Rome is a city of ruins, churches and baroc squares. the guides also speak about Vatican, Fontana din Trevi and other two, three maybe ten big touristic attractions. Thousands of other little things can make a trip to Rome richer.
Walking around the city. Rome is big for thousands of years. As the old romans, you could have a walk near the Imperial Fora, starting from the Colosseum and Constantine's Arch, to climb, then, the hill to Domitian's Imperial Palace. Look at the Circus Maximus. An amazing panorama! Don't forget about Via Appia Antica. So beautiful, by sunset!
Rome is the Vespa city but it's more beautiful if you see it by bike. With only 11 euro, uou can rent one for an entire day (more on http://www.ecomoverent.com/) and you can go from downtown to the outskirts, on the Tiber's banks.
No need to talk about the big piazzas, they are in all the guides. My favourite is Piazza di Spagna. The little squares, though, have a special scent. On my list: Campo dei Fiori, downtown, near Piazza Navona, from where, on a very narrow street you can get to Piazza del Fico.(now in refurbishments)
In that area too is Piazza di Pasquino, where you could go by day, to read what are the roman citizens complaints. For five hundred years, people come here to tell what bothers them, in verses or prose, on little notes called pasquinade which they attach to a statue. Conceived in the roman dialect, the little tirades generally attack the Pope and the governants.
Coffee, coffee and coffee again. Tip: if you drink it for the daily caffeine dose, you better ask for it at the bar. A ristretto vanishes in two seconds on the addicted's throat, so no need to pay almost the double price, just to sit at a table. Attention: the romans are drinking cappuccino only in the morning, so don't ask for it at noon or worse, in the evening. I am not claiming you won't be served, but in Rome we behave like romans, no? Ask for a cornetto near the coffee. Or for some aragostine ( filled with Nutella). For a richer sensation, I fully recommend the sorchette. They can be found near Porta Pia. The translation is vulgar, the pleasure not. A puffy dough with a chocolate and cream icing on top, the sorchette are famous around the students that spend the weekend nights in the clubs near Porta Pia. It is a real custom that before they go home, they fill themselves with these goodies, from the la Lambiase. A proof: the dozens of cars parked near the building.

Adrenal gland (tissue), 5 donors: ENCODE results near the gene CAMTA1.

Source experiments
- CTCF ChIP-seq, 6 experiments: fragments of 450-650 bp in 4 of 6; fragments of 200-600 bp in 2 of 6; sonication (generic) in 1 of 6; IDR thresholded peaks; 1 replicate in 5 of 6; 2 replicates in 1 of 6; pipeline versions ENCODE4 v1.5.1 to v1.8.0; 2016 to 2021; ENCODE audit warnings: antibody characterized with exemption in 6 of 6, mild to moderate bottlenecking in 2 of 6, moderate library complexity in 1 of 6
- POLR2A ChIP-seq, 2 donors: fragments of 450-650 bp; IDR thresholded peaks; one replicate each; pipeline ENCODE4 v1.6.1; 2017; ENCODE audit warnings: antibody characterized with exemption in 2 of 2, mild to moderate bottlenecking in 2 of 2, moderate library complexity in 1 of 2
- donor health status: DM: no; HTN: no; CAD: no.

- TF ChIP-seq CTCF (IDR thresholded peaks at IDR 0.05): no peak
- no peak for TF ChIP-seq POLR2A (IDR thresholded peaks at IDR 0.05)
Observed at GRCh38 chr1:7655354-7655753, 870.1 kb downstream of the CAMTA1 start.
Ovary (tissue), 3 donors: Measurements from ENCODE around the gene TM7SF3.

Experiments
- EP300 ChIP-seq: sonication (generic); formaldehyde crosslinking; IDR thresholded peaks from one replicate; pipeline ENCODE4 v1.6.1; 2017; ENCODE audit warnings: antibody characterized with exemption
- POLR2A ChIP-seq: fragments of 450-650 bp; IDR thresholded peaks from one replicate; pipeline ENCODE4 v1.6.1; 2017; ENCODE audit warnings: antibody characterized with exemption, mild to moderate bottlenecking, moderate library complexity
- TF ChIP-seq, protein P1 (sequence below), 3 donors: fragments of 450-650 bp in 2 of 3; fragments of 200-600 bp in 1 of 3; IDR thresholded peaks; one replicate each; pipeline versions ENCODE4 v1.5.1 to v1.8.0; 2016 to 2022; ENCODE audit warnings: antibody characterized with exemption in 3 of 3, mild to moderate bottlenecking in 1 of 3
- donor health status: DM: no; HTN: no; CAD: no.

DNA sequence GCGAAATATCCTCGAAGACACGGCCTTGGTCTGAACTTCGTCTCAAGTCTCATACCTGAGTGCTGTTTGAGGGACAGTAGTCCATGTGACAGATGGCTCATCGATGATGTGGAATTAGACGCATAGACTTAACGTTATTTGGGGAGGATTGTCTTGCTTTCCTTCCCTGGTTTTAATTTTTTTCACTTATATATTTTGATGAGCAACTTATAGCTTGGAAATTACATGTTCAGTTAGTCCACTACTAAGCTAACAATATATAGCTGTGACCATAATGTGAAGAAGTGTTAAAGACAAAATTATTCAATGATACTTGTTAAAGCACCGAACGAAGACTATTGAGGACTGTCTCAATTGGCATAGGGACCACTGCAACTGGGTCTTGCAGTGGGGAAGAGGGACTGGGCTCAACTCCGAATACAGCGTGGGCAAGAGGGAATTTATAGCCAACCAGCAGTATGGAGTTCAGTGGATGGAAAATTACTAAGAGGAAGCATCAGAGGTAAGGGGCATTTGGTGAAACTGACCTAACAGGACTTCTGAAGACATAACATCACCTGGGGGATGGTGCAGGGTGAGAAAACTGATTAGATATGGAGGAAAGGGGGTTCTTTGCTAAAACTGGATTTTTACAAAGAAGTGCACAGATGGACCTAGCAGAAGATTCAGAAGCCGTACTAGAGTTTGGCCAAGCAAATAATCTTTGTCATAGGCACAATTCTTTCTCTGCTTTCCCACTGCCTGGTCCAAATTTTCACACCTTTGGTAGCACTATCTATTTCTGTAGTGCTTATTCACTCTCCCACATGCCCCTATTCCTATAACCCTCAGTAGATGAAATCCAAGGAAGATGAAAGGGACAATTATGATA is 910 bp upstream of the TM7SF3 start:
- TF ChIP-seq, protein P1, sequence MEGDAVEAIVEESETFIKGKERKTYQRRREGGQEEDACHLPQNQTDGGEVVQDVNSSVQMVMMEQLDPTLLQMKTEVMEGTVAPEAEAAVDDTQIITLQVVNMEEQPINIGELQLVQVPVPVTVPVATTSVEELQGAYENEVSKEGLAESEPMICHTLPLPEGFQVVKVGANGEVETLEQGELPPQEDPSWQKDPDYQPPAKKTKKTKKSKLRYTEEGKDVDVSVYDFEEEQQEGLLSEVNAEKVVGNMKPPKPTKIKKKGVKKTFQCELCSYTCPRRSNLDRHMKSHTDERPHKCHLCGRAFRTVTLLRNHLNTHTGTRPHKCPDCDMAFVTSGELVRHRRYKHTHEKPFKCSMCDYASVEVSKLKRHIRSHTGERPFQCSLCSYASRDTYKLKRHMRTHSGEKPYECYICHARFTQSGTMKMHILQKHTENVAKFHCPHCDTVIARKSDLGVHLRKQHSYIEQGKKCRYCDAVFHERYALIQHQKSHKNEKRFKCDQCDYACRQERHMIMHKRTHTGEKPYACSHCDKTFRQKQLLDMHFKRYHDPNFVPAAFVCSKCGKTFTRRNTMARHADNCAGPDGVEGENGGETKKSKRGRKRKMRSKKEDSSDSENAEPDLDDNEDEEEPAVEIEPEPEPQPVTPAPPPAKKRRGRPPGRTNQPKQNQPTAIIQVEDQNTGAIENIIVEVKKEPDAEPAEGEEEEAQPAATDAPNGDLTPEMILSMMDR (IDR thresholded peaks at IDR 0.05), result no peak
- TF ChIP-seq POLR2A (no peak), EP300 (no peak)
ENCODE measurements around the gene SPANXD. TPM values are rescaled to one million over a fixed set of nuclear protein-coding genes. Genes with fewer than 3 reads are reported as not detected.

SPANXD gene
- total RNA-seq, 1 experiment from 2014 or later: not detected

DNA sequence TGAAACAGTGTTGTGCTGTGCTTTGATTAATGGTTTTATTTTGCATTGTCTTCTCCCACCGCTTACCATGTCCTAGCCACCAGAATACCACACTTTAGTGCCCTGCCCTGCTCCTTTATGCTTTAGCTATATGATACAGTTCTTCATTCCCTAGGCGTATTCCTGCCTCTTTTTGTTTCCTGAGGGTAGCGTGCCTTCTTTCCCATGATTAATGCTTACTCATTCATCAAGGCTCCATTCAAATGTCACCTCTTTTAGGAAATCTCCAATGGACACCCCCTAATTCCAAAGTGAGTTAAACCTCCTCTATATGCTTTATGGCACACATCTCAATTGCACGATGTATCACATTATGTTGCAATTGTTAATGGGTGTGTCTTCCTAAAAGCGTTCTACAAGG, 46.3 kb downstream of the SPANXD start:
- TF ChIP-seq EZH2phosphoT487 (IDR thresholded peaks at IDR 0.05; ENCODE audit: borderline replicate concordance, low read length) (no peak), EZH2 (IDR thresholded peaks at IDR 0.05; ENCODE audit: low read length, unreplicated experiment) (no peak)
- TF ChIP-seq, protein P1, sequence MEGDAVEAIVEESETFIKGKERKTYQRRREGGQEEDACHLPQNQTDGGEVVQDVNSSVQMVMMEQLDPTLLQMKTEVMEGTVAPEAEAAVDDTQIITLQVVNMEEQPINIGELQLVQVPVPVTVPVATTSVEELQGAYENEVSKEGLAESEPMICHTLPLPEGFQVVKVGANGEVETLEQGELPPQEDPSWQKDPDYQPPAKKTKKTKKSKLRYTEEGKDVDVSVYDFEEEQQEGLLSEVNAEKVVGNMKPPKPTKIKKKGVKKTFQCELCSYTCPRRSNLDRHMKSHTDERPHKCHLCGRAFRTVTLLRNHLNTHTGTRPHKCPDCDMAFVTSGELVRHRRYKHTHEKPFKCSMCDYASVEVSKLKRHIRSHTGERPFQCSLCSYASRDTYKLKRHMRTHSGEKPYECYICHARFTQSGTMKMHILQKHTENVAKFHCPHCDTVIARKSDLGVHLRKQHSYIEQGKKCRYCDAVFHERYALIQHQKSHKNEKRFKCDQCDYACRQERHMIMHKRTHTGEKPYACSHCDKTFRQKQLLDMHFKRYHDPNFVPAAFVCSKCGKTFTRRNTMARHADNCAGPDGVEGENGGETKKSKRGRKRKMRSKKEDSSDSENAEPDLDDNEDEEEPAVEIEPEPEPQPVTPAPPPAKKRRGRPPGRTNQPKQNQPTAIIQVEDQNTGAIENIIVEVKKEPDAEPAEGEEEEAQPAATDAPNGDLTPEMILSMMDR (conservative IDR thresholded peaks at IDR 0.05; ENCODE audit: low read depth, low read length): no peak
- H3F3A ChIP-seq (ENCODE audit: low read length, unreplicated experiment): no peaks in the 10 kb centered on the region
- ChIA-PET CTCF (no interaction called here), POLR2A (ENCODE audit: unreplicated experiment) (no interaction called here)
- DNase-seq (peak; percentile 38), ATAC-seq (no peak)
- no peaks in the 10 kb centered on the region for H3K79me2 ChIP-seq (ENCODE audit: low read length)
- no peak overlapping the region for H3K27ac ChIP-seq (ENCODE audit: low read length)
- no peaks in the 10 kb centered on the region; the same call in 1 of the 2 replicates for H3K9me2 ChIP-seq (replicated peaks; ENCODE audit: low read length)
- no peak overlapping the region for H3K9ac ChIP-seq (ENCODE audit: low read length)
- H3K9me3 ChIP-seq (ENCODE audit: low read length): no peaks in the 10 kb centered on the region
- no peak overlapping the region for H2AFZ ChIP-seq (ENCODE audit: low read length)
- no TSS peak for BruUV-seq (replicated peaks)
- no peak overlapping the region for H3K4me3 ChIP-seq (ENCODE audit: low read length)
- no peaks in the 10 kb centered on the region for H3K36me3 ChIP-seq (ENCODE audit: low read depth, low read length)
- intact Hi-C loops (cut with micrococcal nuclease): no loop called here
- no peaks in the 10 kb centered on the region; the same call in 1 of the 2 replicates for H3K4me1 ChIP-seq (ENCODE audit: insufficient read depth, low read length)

(Lambiase Antonio Laboratorio Pasticceria Via Cernaia 49 A, Roma)
Rome is the city of angels. On the walls, on a bridge that is only theirs (Ponte degli Angeli), in the churches, everywhere you can see the beautiful creatures that are watching upon us.
Caravaggio without a cue. Possible! Just go to the Saint-Louis des Français church, between the Pantheon and Piazza Navona. Three works of Caravaggio, all consacrated to Saint Matthew cand be admired in the chapel that bears the same name.
You can discover another Rome if you go to EUR, the quarter the fascists built in the 30's. Few tourist know about it, but, if you have time, you can go there to see how the architects of the early XX century saw things, then. If you get there, you could see the Collosseum in a square variant.
At table: waiters in Rome are generally rude, so don't take it personally! You cannot leave Rome if you haven't tasted the Italian wines . If you want to try something not so expensive, go to the Enoteca Cul de Sac (73, Piazza Pasquino) and wait for a free table. To the ladies, I recommend a Braccheto d’Acquim, because it is sweet, bubbly, and not so alcoholic. The enoteca menu consists of hundreds of wines from all over Italy.
full article in Romanian here, in Timeout Bucharest.
all this wouldn't have been possible without Silvana, Andrea, Dana and Poliana. Mille grazie a tutti!